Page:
The little cottage plays a significant part in Wright’s story, but also the story of the suburb before the term “affluent” was permanently affixed to it. After Booth moved out, it was a “comfortable, middle-class home,” DiChiera points out. “And that’s important in Wright’s design legacy, too.”

The Booth Cottage (Landmark Illinois)

Thankfully, there are options that organizations like Landmark Illinois try to present to potential buyers. “For instance,” DiChiera says, “a way to still get a new house on the parcel while retaining this house. Where this house could become almost a work studio, or an in-law home, or something like that.”

If that doesn’t work, there are other, less desirable routes to explore.

“Relocation is never a preference, but it is an option,” DiChiera says. “Because if we can’t bring these current owners to the design table to see ways that the building could be retained while still building a new home on the site, or that they could retain this house and build additions on to it and make it larger, that will be the Plan B or Plan C, whichever way you want to think of it.”

So how do we not get there? What are the measures that can be done before a place is threatened? DiChiera has one simple answer: “Survey.”

“We struggle not only with elected officials, but we struggle with urban planners to often understand that when a municipality is doing a land use plan,” she says. “Doing a downtown plan, doing a neighborhood plan, doing any kind of comprehensive planning in a community, they should be doing a historic survey. A historic survey should be an absolute, no question.”

Another important step is getting ahead of these sorts of situations by getting the community involved, especially in the suburbs, where you don’t usually tend to hear a lot of Jane Jacobs-esque community organizing stories. One example is taking place right now in another bucolic suburb, this one in the bucolic Connecticut town of Avon, where developers are looking to build condos on a golf course. While at first glance one might say, “So what? It’s a golf course,” locals are concerned about the environmental impact on the area as well as quality-of-life concerns like more noise and traffic on the small road the developers plan to build on.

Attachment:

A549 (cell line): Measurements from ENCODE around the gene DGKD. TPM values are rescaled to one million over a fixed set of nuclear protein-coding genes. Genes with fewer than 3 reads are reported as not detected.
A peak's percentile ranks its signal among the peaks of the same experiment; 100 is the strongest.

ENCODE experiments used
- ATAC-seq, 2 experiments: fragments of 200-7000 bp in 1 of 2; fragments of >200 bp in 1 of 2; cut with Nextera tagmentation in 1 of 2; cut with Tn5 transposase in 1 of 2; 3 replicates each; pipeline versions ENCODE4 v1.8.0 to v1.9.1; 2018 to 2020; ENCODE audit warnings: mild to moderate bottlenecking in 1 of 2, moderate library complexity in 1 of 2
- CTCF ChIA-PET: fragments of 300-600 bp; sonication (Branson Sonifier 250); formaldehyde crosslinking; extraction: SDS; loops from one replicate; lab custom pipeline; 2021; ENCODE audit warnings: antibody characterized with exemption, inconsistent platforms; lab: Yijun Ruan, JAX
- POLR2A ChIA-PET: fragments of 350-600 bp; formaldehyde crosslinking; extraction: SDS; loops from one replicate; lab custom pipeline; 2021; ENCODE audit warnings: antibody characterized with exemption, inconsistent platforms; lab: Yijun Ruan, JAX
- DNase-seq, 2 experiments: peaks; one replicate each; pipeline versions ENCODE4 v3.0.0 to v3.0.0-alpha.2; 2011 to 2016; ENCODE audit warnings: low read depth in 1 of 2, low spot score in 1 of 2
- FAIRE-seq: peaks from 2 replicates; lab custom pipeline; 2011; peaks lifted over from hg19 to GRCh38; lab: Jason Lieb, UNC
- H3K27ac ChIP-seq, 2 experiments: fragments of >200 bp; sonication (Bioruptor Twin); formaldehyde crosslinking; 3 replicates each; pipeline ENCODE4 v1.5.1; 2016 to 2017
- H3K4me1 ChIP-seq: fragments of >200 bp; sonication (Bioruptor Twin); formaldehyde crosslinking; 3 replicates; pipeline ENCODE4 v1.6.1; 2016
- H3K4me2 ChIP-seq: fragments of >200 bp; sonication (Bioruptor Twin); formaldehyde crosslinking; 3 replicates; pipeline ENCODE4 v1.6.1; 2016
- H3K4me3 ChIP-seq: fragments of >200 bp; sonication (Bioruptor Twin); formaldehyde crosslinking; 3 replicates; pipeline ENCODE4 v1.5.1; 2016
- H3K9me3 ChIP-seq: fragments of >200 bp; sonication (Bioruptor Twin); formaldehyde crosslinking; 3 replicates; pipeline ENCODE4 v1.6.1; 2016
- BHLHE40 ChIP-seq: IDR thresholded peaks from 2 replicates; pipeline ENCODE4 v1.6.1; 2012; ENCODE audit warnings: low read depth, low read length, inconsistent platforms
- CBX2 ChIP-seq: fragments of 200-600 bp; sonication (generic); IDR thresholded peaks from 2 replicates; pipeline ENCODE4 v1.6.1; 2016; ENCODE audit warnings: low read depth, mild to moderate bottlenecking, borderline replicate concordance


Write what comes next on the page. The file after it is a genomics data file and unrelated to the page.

To combat this threat, and to prepare for other future issues similar to it, locals decided to start the Save Nod Road non-profit. The organization is doing everything from getting the word out by asking neighbors to put signs in their lawn to retaining legal counsel and speaking on behalf of the residents to the town manager, planner and zoning commission. All of these things take time, sometimes years. The fate of Nod Road in Avon, CT, like Wright’s Booth Cottage in Glencoe, is still very up in the air and could be for a long time.

Still, all this begs one question: Why? Sure, there’s money to be made by building and selling new condos, and I understand wanting a bigger place, but is it worth it to throw away our past for these things? These places and structures are as much of our heritage as any other piece of Americana you can think of. Would these people who would tear down a home by Frank Lloyd Wright take a manuscript written by Mark Twain and tear out the pages because they needed scrap paper? Would they smash a baseball bat used by Hank Aaron to collect kindling for a fire? I don’t think so — or at least I hope they wouldn’t.

At best, the case of people purchasing a property with a building that has historical and architectural significance only to tear it down and build something on it is ignorant. At worst, it’s cruel, and a fundamental failure not just on behalf of the people who purchased the property, but on our society at large for not protecting its heritage.